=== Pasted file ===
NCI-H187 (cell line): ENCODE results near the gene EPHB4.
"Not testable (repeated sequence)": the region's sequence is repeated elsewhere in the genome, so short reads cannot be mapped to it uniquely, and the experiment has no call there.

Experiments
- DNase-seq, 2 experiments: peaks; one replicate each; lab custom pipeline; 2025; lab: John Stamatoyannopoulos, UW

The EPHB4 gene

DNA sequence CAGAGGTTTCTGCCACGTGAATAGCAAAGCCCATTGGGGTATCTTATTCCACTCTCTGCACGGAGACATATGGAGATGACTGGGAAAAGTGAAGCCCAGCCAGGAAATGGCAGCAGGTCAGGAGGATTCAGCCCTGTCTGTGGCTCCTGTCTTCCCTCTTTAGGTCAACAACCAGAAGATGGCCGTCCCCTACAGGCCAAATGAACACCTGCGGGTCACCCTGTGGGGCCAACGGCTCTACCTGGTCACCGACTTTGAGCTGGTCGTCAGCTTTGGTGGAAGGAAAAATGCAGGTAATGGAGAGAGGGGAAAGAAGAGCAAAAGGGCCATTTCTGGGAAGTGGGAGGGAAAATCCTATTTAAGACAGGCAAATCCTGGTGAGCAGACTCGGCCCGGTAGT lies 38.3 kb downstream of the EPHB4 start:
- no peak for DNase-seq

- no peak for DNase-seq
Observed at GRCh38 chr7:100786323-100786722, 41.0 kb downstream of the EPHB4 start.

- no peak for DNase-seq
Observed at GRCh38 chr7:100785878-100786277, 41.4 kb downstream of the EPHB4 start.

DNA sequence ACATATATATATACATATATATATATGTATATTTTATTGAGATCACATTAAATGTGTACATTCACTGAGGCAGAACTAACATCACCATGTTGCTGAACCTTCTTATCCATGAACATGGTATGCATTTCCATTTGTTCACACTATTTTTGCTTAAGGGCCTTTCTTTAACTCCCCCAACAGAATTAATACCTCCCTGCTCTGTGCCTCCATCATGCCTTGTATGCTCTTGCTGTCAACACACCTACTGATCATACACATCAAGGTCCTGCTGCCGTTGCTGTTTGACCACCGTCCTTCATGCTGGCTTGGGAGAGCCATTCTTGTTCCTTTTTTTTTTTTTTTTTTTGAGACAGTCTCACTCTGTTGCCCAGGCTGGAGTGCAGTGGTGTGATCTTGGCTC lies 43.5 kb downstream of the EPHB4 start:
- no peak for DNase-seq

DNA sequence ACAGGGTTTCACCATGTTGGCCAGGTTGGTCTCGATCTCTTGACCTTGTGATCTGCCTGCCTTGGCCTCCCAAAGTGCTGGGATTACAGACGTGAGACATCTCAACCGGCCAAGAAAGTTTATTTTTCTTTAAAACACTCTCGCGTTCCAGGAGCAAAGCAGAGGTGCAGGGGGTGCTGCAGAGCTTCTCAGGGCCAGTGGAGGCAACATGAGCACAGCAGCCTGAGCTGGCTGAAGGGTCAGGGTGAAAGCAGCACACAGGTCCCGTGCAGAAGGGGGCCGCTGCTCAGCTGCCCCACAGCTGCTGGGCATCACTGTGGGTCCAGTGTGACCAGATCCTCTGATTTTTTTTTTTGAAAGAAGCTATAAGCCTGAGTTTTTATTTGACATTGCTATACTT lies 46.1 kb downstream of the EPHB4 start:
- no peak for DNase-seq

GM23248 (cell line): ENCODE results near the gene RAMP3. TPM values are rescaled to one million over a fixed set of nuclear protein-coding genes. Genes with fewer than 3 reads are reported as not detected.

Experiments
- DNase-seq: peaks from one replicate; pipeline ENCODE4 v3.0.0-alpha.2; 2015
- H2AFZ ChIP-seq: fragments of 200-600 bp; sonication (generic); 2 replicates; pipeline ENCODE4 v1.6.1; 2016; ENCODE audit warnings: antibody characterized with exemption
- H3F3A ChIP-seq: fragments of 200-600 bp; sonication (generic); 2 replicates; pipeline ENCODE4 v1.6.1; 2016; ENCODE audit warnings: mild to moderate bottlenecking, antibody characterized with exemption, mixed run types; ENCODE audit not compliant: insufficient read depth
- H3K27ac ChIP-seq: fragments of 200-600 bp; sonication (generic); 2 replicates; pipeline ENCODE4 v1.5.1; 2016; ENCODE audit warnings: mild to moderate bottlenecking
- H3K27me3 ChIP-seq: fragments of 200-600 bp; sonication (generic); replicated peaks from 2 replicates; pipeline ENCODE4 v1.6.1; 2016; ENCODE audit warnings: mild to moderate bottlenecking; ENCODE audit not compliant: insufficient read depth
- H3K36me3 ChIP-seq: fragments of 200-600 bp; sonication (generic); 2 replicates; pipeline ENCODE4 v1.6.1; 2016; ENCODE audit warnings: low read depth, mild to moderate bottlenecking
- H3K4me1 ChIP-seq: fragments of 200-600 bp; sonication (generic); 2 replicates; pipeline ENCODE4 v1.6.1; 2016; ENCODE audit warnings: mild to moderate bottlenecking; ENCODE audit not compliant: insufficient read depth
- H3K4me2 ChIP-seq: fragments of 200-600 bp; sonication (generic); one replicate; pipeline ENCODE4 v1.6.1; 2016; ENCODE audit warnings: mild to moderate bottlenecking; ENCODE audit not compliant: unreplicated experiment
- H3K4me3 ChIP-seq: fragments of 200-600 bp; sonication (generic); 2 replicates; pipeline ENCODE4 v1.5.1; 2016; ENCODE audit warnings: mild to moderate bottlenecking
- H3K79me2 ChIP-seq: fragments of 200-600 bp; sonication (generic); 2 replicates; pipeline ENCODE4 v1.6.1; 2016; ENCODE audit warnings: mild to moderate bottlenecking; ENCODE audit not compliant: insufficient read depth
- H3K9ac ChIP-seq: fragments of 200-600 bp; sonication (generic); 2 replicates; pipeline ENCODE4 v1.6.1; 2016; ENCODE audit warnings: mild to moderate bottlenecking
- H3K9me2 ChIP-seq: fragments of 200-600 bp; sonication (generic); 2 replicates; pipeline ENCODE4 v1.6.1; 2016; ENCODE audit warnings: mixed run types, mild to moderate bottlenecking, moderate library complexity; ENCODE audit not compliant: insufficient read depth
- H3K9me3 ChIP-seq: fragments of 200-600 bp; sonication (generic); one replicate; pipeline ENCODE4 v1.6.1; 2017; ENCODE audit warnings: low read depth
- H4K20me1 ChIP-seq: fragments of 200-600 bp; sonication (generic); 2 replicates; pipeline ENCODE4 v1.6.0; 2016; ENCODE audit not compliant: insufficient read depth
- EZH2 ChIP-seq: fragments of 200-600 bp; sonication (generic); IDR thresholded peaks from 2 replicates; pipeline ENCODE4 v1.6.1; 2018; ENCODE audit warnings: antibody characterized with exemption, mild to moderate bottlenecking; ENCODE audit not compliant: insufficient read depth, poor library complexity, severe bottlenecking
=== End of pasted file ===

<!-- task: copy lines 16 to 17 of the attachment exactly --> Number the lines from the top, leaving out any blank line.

GM23248 (cell line): ENCODE results near the gene RAMP3. TPM values are rescaled to one million over a fixed set of nuclear protein-coding genes. Genes with fewer than 3 reads are reported as not detected.

Experiments